The only spacecraft to ever visit Neptune is the Voyager 2 probe, which spent just a few precious minutes next to the mysterious world during its historic trip to the outer reaches of the solar system in the 1980s. More than 40 years have passed since that mission, and while space agencies around the world have built dozens of probes, landers and rovers in the decades since, none have met the outermost planet of the solar system; How about turning around it.
Planetary scientists have long been interested in revisiting Neptune; But this planet is so far away that it is almost impossible to send an orbiter or a lander to it. Although the New Horizons probe has visited the dwarf planet Pluto, its mission was a brief flyby. So far, the farthest orbiter we’ve sent has been to Saturn.
Neptune is very far away; So far that it is hard to understand. The outermost world of the solar system is approximately 30 astronomical units or 30 times the distance between the Earth and the Sun. For comparison, it takes about 7 years to reach Jupiter, and Neptune is 5 times further away.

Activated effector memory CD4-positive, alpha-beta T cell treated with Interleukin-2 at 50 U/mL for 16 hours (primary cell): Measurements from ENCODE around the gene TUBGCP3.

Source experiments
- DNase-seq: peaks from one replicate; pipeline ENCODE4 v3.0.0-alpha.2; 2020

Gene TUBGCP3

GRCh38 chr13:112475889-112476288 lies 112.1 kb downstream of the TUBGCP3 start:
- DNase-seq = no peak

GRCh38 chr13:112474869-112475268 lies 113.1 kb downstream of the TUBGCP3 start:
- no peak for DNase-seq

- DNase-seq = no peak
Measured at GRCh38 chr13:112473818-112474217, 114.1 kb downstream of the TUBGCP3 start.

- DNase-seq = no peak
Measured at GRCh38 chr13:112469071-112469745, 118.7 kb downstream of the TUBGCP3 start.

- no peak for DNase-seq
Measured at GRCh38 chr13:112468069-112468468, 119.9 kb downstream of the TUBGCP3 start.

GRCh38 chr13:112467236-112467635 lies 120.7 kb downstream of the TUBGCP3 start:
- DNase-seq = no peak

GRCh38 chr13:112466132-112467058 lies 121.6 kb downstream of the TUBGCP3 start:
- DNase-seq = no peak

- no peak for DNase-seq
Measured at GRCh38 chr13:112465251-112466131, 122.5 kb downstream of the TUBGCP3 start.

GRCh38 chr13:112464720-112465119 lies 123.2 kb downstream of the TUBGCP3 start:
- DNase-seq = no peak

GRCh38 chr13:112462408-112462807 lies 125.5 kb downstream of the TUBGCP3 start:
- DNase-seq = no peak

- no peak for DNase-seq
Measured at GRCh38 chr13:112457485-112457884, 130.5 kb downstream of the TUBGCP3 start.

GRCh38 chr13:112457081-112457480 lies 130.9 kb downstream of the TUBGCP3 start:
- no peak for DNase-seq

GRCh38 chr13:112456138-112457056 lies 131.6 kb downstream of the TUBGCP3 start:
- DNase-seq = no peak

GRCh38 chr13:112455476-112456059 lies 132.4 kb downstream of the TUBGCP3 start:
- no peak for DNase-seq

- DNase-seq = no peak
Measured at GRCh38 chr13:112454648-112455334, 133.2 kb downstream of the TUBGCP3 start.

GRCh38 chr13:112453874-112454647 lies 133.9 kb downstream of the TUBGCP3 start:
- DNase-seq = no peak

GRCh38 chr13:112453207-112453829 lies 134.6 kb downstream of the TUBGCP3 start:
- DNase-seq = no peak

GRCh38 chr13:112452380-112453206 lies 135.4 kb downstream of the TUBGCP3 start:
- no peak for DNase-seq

Although Voyager 2 reached Neptune after 12 years, it had a completely different flight path and passed by this planet quickly and non-stop. In 2014, New Horizons passed by Neptune and its moon Triton at a distance of approximately 3.96 billion kilometers; But this spacecraft also quickly passed Neptune. This type of flyby is completely different from putting a spacecraft into orbit around a planet and is not achievable with current technologies.
One of the problems with a return mission to Neptune is that focusing solely on passing by the planet is too expensive and lacks significant scientific value. Without the favorable alignment that was available for missions in the 1970s and 1980s, we would have to use more fuel to send probes to Neptune, and in return, we would not reap the scientific rewards of previous decades.
The next logical step after the flyby mission is to send the orbiter; But the great distance to Neptune brings significant challenges. We don’t have a clear strategy for getting a large enough orbiter into the Neptune system, putting enough fuel to slow it down, and doing all of this in a relatively short amount of time.
However, researchers have recently come up with an ambitious new idea for how to overcome these challenges: using the thin atmosphere of Triton, Neptune’s largest moon, to trap the spacecraft.